The Spark

“The emancipation of the working class will only be achieved by the working class itself.” — Karl Marx

Sports Players, Like Farm Animals, Useful for Tax Breaks

Nov 24, 2014

Ex-CEO of Microsoft Steve Ballmer would make a lot of money through only tax breaks by operating a basketball team, the Los Angeles Clippers. Ballmer bought the Clippers from Donald Sterling last August, after Sterling’s racist behavior, ongoing for decades, was finally widely publicized. Ballmer paid two billion dollars for the Clippers, a record for a purchase of a basketball team. At the time, many thought he paid too dearly for a team, since the payment cannot be recovered through ticket sales or broadcast and advertisement revenue.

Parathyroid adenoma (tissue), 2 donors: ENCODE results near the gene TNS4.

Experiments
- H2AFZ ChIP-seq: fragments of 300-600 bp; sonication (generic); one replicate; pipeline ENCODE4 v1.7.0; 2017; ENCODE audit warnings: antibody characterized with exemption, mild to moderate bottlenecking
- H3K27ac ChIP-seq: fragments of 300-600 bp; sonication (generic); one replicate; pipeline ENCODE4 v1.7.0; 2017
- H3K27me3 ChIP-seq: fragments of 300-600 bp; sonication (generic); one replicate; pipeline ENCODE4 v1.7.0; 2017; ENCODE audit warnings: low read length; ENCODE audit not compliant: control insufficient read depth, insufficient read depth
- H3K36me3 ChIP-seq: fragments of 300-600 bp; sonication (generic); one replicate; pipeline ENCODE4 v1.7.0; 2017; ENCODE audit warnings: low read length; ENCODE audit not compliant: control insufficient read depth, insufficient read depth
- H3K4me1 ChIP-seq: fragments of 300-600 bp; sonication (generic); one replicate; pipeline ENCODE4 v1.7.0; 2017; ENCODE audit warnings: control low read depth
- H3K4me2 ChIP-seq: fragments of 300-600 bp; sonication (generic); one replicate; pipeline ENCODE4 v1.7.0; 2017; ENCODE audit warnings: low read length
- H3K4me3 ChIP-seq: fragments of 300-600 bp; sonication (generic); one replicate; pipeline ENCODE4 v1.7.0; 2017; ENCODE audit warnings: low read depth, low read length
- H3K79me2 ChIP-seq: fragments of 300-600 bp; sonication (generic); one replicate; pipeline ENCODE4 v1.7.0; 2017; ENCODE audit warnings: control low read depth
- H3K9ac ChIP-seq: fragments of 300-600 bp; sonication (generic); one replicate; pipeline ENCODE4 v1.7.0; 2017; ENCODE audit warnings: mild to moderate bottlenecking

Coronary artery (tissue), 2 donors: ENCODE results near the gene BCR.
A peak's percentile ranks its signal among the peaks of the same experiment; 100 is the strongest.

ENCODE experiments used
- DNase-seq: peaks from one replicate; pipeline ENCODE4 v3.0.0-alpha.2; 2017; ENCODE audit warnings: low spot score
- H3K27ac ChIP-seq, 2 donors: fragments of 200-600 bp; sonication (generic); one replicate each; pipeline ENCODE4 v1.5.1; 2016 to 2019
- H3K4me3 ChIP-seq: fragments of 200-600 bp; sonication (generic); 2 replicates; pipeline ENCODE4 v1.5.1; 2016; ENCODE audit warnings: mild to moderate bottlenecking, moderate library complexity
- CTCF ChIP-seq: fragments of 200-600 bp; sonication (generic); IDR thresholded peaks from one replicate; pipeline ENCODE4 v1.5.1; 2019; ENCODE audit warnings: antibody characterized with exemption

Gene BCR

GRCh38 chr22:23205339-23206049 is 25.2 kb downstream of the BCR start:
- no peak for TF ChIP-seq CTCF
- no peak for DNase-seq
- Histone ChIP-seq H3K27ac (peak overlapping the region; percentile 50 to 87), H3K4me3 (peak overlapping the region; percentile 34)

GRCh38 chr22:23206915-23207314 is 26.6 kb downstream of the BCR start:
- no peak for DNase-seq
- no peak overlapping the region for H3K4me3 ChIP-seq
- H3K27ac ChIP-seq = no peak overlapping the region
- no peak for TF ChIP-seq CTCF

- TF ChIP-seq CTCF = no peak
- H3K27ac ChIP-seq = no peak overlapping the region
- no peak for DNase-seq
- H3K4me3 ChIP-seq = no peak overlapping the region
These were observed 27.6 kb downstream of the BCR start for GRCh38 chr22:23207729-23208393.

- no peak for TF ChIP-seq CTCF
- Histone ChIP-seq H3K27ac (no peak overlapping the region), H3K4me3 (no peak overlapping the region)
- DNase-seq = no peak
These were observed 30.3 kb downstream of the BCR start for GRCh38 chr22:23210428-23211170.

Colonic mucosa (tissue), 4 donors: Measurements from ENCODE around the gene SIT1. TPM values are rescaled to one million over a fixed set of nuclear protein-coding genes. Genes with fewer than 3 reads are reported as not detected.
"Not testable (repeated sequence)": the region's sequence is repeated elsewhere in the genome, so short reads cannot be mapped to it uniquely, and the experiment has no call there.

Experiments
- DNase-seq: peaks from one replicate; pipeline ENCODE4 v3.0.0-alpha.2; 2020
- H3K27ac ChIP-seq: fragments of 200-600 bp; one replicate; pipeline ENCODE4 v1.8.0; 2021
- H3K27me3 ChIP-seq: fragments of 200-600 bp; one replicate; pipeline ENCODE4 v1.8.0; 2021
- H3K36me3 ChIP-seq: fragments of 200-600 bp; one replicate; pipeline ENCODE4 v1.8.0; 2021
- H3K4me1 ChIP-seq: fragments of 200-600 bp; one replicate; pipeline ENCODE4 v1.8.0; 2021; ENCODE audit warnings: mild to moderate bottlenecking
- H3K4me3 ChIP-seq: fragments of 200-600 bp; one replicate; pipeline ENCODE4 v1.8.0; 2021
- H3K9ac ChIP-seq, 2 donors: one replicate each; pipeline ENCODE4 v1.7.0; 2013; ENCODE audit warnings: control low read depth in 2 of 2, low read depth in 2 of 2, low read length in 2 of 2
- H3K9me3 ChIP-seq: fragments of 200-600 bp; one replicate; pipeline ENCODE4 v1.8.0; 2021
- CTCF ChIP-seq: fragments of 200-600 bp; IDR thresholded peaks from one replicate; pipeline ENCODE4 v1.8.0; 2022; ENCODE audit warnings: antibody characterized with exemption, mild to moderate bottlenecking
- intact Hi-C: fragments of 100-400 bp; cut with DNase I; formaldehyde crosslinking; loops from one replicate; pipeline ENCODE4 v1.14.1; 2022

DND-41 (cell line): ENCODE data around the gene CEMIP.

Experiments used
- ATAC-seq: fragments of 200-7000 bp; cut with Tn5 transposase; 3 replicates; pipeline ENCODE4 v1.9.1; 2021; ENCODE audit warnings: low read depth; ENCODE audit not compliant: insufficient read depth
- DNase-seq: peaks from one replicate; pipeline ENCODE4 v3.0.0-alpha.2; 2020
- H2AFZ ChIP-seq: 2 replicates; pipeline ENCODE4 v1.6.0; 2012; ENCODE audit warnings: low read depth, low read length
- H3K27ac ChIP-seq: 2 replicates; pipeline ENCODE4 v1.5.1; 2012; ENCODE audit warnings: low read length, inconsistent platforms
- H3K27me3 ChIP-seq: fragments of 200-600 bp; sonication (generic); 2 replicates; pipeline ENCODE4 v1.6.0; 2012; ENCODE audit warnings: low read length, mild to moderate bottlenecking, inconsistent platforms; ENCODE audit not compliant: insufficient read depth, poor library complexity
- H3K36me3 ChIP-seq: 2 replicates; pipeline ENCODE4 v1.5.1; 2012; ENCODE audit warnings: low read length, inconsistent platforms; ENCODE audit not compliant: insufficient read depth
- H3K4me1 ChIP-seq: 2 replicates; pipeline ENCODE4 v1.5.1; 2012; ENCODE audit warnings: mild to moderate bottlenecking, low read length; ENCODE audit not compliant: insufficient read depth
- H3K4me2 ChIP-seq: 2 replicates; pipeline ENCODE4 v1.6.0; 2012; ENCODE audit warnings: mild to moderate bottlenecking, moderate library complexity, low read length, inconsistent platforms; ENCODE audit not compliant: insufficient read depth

But it turns out Ballmer is an ultimate schemer – like many other businessmen who use their capitalist system to their advantage. He will recover close to one billion dollars over 15 years by using a tax break related to depreciation of capital assets.

This tax code scheme is a brain-child of another businessman, Bill Veeck, a former owner of baseball teams the Cleveland Indians, St. Louis Browns and Chicago White Sox. According to this tax code interpretation, as rather colorfully explained by a Stanford professor of economics, “When you buy a bull for the purpose of generating calves, that is a depreciable asset. Bill appealed to the IRS that buying a bull is a whole lot like buying a baseball player.” And he got the tax break!

Indeed, very brilliant! For a rich man, sports players, like any worker, are no different than farm animals. Don’t take it personal.